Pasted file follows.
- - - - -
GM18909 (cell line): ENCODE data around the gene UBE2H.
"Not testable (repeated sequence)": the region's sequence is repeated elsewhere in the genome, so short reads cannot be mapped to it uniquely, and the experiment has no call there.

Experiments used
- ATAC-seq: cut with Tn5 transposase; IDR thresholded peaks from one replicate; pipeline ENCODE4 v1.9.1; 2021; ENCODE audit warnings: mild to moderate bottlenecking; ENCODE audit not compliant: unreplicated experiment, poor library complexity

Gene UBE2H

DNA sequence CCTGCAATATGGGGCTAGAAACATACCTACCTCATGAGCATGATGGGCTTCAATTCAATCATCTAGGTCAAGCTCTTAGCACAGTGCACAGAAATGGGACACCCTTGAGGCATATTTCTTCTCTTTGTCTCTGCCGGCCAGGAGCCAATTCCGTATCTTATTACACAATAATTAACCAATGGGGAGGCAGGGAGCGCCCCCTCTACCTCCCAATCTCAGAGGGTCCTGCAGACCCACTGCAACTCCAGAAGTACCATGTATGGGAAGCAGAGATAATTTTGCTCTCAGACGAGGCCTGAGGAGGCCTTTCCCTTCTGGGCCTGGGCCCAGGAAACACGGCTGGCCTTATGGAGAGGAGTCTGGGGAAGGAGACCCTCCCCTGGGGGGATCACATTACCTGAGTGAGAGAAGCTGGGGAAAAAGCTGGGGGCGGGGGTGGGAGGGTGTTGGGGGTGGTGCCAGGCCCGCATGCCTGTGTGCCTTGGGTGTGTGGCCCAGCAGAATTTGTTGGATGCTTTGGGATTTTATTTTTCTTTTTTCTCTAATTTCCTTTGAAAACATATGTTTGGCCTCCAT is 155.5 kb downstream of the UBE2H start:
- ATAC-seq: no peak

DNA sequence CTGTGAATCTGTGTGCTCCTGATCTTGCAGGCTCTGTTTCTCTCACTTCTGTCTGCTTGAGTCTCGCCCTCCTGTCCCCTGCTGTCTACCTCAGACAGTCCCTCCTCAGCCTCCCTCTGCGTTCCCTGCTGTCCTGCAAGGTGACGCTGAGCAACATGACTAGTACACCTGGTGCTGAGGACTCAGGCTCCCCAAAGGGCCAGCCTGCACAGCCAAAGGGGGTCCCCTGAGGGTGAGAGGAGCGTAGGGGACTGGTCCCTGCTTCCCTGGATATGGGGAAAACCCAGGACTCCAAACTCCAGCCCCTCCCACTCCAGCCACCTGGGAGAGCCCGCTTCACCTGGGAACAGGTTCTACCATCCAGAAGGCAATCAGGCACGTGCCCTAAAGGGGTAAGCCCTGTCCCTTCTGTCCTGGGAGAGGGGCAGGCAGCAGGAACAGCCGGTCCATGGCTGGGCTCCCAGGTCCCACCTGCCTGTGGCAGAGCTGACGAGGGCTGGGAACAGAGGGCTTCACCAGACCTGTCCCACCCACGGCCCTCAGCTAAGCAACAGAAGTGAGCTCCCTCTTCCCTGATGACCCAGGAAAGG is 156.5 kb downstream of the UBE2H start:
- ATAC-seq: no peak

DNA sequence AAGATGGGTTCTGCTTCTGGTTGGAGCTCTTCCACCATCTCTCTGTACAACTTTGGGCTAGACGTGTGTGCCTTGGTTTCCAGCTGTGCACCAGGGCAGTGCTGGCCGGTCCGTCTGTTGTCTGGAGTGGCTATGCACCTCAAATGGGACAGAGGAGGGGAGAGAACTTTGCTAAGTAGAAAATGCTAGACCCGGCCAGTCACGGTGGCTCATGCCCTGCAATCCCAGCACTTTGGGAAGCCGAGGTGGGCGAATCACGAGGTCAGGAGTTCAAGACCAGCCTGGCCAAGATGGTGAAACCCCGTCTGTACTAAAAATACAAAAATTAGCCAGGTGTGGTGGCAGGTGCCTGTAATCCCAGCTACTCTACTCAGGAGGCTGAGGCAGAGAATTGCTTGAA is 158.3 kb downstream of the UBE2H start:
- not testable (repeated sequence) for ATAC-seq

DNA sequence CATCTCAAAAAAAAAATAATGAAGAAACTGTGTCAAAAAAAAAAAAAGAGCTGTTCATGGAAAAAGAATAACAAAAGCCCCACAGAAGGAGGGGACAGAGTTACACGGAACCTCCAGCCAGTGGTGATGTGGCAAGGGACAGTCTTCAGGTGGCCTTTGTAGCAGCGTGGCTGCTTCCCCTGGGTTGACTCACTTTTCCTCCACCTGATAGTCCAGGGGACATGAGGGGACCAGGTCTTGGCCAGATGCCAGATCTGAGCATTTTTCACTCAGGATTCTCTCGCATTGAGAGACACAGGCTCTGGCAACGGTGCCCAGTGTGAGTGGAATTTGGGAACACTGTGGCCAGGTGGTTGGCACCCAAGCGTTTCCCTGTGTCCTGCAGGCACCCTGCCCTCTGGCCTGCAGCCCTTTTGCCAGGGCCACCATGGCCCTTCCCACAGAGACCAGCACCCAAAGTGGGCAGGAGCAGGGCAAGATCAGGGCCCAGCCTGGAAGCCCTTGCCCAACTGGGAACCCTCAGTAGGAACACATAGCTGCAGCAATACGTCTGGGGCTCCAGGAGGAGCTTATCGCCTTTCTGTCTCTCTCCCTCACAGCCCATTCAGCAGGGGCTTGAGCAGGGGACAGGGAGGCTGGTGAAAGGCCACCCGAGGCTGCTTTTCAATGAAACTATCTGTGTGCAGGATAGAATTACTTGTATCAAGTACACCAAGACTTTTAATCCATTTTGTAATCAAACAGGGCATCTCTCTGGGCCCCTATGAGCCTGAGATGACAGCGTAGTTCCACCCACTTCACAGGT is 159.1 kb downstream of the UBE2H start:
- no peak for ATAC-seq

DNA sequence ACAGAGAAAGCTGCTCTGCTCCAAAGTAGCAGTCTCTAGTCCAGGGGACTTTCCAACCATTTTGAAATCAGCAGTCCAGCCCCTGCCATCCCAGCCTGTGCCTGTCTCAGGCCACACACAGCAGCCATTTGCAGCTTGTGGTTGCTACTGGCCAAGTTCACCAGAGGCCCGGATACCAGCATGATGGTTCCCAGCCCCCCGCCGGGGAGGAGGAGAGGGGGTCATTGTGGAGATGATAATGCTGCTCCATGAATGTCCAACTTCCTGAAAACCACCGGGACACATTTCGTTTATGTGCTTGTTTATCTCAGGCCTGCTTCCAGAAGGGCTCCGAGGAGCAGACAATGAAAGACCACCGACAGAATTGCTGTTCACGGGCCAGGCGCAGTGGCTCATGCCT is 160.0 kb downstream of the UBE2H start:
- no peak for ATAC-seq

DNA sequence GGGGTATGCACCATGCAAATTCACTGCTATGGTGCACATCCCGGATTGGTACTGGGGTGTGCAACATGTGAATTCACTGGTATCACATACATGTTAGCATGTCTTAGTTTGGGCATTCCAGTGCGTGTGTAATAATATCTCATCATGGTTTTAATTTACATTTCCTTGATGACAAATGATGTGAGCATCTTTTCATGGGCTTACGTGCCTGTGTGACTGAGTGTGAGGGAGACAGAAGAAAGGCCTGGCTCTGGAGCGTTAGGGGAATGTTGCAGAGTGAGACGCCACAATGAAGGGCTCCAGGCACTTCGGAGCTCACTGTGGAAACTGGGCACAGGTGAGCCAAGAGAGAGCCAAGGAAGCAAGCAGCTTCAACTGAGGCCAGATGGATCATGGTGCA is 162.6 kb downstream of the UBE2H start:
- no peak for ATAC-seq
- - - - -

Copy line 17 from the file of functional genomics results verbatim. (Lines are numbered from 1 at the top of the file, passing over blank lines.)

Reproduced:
- no peak for ATAC-seq